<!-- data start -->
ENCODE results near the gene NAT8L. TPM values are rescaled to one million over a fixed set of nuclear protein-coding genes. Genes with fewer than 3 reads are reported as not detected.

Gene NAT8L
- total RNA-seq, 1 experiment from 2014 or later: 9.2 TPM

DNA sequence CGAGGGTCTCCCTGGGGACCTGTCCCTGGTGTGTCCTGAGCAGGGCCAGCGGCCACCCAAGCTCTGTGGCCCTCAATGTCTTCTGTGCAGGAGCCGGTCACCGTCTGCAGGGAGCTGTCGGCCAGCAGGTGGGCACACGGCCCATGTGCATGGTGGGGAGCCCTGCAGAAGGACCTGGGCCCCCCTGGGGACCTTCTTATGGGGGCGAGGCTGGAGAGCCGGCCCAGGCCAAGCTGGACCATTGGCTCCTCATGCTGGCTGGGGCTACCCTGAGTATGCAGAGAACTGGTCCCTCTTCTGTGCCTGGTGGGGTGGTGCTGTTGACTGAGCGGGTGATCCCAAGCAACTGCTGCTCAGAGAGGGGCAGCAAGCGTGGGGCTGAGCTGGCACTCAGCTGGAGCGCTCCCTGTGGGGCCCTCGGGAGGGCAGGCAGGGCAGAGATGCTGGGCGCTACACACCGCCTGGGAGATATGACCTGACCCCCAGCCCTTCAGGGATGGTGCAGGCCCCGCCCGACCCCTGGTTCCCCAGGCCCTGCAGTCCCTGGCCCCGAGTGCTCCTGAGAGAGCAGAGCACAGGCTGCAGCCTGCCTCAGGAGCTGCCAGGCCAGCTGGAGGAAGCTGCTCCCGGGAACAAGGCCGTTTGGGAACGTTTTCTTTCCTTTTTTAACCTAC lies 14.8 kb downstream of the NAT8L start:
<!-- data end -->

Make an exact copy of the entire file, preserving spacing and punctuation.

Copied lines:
ENCODE results near the gene NAT8L. TPM values are rescaled to one million over a fixed set of nuclear protein-coding genes. Genes with fewer than 3 reads are reported as not detected.

Gene NAT8L
- total RNA-seq, 1 experiment from 2014 or later: 9.2 TPM

DNA sequence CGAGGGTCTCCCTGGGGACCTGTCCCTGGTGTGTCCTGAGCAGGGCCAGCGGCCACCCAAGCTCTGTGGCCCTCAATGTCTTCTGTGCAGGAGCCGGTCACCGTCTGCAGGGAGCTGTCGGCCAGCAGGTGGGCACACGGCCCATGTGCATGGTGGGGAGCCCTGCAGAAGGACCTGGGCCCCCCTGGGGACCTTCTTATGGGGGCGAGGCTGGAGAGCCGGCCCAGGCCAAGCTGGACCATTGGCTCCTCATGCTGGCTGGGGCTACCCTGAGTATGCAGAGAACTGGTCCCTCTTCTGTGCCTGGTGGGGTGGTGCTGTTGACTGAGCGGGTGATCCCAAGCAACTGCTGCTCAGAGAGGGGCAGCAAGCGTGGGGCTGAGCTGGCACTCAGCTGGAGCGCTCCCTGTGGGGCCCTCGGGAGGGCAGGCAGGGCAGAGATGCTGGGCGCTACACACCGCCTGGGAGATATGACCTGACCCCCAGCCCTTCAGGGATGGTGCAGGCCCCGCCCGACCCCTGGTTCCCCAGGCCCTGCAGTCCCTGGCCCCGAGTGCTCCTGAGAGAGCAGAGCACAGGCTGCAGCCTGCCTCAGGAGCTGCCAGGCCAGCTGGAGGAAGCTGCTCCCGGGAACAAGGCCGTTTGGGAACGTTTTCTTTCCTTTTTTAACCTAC lies 14.8 kb downstream of the NAT8L start: